Sunday, September 6, 2020

The Evolution of a Cover



If you spend any time on Amazon scrolling through the millions of available books, you know the value of a good cover. A great design can catch your attention and stop the scrolling for a minute so you can study the cover and read the blurb. The cover is what pumps the brakes and the blurb is what convinces you to buy. These are the two most important parts of any book. Because you need to make someone push the button to buy your book before they can delve into it. And if a reader passes you by, they'll never get to enjoy the story you've worked so hard on. 

There are so many things to take into account when creating a cover. I spend hours culling through stock images, looking for just the right person or couple. One of my good friends has a pet peeve with hair color on the covers. It has to match the description of the characters or she throws the book across the room. So, I'm very conscious of hair color when I'm picking out my models. After all, PhotoShop can work wonders, but if you have a heroine with wispy hair, it's almost impossible to change the hair. My publisher and I decided recently that the blonde model on the cover of A British Heiress in America (at right) could not be changed to a brunette, so I had to change the hair color in the book. 

As an example of a changing cover design, I offer up one of my favorite books of all time–Blame It On The Brontes. This was a challenging book to write, since it told an over-arcing story from the viewpoint of the three sisters involved. Three separate stories from three points of view telling one story. Up until I wrote this story, I'd only written historical, so this contemporary was a real change of pace. However, my first cover attempt looked more historical than contemporary, and confused my faithful readers.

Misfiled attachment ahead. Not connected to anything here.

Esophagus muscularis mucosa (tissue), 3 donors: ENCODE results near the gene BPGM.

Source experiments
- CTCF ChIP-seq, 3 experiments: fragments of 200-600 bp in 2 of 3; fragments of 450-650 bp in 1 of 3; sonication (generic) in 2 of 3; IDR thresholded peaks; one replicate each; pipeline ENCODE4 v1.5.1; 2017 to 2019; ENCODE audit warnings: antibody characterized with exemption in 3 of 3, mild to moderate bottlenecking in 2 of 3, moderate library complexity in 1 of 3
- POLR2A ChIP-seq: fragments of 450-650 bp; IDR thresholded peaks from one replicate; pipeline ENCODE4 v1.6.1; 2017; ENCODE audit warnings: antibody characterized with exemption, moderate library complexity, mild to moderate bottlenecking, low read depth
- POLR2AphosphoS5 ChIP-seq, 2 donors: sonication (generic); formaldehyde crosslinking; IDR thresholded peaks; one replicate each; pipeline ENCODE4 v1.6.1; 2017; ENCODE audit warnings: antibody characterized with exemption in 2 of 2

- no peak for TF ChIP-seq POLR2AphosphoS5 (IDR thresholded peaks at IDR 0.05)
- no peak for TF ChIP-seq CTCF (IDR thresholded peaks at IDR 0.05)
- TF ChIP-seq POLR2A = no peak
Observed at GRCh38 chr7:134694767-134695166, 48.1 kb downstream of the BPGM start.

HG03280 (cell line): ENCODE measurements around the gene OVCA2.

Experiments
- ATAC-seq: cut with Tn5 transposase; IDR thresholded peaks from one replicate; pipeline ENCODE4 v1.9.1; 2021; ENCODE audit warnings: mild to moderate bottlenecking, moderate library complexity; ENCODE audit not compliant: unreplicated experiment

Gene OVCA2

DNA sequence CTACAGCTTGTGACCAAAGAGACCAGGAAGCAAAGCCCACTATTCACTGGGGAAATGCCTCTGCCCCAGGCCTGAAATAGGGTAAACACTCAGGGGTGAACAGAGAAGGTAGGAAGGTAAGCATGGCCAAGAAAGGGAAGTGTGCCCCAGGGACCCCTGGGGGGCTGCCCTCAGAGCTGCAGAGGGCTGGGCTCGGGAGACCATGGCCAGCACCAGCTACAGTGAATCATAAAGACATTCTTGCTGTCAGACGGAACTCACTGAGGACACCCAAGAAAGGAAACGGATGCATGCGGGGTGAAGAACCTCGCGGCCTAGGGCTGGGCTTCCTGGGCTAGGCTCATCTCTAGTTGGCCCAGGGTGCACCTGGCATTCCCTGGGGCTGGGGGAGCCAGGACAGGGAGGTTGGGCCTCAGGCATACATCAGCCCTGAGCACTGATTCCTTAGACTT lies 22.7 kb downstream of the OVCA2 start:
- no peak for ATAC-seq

So, after hearing complaints that this didn't give the right image, I asked for the cover to be changed. Since my three ladies had totally distinct personalities, I thought three pairs of shoes that would mirror their striking differences would be perfect. It didn't exactly work out like I had anticipated and my publisher turned a deaf ear to my complaints about cover 2. Better but not quite what I envisioned. 

I wasn't able to get the cover I'd always thought this book needed until I got the rights back from the publisher and was able to buy the exact look I'd envisioned. Here's the final version of this cover. 

Which version is your favorite? Would any of these covers make you stop and read the blurb? And better yet, make you buy the book? 

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